James Surowiecki, writing in The New Yorker:
[C]ompanies like Facebook don’t really need the money that an I.P.O. raises. Thanks to things like open-source software and cloud computing, the cost of starting and expanding a technology company has fallen dramatically, and Facebook’s operating profit is more than enough to fund its growth. (Its I.P.O. prospectus is up front about the fact that it envisages no “specific uses” for the sixteen billion dollars it just raised, most of which it will park in U.S. treasuries, like an aging retiree.) Investors, in other words, need potential highfliers like Facebook more than the companies need them.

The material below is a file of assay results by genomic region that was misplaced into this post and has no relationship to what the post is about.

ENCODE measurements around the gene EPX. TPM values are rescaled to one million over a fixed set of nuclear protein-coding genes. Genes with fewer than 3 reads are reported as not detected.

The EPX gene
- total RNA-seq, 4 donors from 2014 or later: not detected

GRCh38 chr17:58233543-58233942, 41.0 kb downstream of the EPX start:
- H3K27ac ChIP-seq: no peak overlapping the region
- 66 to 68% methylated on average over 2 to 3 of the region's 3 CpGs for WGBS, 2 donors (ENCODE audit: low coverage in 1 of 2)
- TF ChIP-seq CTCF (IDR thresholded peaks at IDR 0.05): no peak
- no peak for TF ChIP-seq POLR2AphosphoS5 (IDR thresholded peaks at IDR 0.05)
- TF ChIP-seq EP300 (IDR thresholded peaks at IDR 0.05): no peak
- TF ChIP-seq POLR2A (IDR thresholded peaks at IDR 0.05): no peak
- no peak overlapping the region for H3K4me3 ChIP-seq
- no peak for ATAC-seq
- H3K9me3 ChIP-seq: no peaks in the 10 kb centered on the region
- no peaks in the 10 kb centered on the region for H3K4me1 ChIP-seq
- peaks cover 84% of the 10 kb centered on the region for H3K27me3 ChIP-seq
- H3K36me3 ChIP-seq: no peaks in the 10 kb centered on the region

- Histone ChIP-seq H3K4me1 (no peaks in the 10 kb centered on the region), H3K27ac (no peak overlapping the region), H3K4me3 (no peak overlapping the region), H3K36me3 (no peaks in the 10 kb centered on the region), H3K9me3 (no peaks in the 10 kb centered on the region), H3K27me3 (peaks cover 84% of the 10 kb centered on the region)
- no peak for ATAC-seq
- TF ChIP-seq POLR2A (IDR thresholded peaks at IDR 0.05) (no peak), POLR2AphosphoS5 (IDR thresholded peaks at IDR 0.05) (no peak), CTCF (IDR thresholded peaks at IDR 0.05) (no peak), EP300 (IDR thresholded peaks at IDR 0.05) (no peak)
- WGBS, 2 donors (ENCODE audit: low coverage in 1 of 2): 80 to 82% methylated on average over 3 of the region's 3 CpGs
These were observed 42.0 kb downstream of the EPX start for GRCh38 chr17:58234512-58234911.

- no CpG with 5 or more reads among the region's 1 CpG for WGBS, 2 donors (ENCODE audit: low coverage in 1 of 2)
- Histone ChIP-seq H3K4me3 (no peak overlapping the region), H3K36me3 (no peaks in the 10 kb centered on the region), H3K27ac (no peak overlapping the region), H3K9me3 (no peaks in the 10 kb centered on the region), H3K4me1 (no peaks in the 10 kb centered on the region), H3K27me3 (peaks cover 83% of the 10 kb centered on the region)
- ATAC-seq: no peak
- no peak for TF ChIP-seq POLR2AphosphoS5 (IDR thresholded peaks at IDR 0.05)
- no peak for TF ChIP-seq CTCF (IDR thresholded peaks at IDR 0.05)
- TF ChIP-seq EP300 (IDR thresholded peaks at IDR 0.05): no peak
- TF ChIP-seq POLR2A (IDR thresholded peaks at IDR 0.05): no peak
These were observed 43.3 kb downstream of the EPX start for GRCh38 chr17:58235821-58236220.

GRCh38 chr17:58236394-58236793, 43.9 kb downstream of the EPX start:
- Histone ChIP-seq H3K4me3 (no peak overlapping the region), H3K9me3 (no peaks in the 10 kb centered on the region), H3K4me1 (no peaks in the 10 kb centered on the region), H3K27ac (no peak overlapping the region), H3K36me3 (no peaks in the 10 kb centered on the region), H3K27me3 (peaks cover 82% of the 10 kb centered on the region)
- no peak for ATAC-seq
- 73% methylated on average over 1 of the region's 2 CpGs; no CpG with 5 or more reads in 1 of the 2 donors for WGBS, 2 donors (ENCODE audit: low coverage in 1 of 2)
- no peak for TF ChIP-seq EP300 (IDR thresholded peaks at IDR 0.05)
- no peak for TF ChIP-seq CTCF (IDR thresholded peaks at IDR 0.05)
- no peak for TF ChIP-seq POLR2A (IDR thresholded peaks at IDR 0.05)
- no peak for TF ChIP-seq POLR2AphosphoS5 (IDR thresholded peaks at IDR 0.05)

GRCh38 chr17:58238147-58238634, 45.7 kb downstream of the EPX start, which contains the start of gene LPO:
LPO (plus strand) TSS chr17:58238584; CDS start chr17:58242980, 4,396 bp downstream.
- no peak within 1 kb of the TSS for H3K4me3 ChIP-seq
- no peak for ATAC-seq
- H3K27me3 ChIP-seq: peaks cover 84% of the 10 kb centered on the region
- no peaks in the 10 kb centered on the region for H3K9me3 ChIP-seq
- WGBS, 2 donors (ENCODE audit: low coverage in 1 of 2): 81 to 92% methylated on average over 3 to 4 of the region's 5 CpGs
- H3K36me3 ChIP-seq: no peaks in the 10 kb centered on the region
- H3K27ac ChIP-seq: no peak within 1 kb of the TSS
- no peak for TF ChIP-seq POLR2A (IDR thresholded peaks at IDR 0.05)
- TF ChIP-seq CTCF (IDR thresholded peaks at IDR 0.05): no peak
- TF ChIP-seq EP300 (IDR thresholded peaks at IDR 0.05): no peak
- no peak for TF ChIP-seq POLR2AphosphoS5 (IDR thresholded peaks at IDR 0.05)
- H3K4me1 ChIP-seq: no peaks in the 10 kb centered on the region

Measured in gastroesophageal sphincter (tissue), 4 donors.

Compounding this problem is the fact that being a public company is no longer as alluring as it once was. The hassles of dealing with Wall Street and manic-depressive investors have arguably never been worse, even as a whole infrastructure has sprung up to make it easier for companies to stay private while still giving their owners and employees a chance to cash out. That’s partly why the number of I.P.O.s has dropped sharply in the past decade, and why the number of public companies in the U.S. has fallen by more than forty per cent since 1997. For many start-ups, staying private or selling yourself to a bigger company—as Instagram did when it sold out to Facebook for a billion dollars—has never looked more appealing. Public companies aren’t going to disappear, but we are witnessing a significant shift in power from shareholders to entrepreneurs and managers, one that may make the stock market less central to American capitalism. Facebook’s I.P.O. was the biggest tech I.P.O. the U.S. has ever seen. It also seems likely to be the biggest it will ever see.